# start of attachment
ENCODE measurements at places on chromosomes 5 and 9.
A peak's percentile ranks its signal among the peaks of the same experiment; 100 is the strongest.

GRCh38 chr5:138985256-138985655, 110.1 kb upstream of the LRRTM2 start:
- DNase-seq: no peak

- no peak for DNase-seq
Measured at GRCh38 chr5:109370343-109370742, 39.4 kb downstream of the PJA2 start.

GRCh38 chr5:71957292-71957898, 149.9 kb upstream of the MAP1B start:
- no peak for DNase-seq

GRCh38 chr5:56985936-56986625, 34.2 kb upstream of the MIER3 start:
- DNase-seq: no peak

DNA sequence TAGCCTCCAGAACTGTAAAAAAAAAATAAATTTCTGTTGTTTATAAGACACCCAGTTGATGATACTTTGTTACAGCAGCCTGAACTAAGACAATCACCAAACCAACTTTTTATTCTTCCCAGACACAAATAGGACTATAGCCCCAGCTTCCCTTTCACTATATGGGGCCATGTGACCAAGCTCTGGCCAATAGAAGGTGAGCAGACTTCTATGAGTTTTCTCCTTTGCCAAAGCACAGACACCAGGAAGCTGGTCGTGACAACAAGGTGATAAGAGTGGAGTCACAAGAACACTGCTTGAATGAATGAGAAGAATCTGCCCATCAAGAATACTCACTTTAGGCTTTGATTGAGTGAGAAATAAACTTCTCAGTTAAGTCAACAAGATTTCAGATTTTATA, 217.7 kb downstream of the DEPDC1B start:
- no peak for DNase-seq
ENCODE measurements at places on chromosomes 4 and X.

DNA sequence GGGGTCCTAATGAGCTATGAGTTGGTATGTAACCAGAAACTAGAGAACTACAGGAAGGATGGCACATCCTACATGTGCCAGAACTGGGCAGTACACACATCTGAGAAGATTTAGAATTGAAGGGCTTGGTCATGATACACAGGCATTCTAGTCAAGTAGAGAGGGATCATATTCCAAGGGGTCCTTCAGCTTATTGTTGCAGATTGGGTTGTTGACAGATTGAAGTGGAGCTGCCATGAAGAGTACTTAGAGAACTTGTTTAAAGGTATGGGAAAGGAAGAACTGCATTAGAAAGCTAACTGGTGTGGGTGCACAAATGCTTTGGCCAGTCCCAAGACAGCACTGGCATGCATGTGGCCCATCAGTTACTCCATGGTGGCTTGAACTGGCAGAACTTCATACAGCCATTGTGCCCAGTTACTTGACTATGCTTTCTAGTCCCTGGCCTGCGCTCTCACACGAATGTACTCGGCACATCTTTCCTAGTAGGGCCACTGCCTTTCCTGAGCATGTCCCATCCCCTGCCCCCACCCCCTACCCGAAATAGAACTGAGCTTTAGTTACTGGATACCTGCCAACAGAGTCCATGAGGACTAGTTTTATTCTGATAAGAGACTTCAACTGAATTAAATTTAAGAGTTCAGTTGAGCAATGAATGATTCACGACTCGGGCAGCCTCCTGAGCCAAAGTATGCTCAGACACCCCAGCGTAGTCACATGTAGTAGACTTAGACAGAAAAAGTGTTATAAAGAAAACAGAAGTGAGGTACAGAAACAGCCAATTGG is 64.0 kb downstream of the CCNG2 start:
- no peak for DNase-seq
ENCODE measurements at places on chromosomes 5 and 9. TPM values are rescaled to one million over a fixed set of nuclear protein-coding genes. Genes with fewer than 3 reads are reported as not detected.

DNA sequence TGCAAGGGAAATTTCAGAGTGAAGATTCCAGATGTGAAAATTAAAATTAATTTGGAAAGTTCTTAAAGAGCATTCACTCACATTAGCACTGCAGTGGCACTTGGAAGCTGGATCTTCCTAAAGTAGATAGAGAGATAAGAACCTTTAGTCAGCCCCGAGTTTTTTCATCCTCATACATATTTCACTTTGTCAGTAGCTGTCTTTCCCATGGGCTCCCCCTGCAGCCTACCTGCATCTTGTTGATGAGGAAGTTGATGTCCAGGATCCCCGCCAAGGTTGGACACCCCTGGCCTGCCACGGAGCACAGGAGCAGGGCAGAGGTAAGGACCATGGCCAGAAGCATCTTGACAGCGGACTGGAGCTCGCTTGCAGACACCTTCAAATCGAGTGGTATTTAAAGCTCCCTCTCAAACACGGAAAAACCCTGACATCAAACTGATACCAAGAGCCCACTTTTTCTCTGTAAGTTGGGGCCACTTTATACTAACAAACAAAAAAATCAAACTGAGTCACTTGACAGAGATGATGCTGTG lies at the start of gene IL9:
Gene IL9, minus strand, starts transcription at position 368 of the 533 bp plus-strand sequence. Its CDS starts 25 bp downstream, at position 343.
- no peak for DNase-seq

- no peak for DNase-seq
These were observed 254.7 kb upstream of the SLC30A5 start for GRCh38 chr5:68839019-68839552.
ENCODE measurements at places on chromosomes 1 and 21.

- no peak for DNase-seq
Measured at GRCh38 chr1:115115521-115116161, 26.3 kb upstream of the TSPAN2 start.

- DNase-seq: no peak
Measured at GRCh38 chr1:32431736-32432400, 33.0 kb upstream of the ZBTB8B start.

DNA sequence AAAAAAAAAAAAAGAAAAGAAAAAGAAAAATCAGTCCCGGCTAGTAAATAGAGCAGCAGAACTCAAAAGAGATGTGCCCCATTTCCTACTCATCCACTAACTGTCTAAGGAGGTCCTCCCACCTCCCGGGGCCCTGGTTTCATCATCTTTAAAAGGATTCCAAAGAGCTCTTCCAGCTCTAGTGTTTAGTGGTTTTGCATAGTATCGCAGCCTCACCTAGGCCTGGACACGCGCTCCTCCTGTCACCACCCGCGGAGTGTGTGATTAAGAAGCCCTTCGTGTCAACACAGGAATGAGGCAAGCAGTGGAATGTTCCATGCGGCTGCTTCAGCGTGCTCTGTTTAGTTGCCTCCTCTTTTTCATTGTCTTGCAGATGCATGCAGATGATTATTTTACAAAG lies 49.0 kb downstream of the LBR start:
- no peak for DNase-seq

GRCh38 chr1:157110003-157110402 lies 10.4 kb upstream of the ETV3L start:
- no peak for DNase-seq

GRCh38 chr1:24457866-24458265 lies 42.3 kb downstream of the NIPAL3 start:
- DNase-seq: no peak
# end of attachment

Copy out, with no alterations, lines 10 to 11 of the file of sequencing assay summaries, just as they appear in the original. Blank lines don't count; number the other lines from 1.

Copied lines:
- DNase-seq: no peak

DNA sequence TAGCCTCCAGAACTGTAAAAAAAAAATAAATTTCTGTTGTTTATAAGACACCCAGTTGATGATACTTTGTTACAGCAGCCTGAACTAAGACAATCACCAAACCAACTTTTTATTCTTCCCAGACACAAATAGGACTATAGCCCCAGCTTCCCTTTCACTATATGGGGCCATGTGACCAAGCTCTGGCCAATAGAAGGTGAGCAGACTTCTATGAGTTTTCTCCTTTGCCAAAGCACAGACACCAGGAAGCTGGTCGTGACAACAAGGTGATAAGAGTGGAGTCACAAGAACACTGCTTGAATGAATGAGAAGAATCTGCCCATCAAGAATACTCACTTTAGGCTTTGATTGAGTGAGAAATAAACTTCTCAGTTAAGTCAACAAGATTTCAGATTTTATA, 217.7 kb downstream of the DEPDC1B start: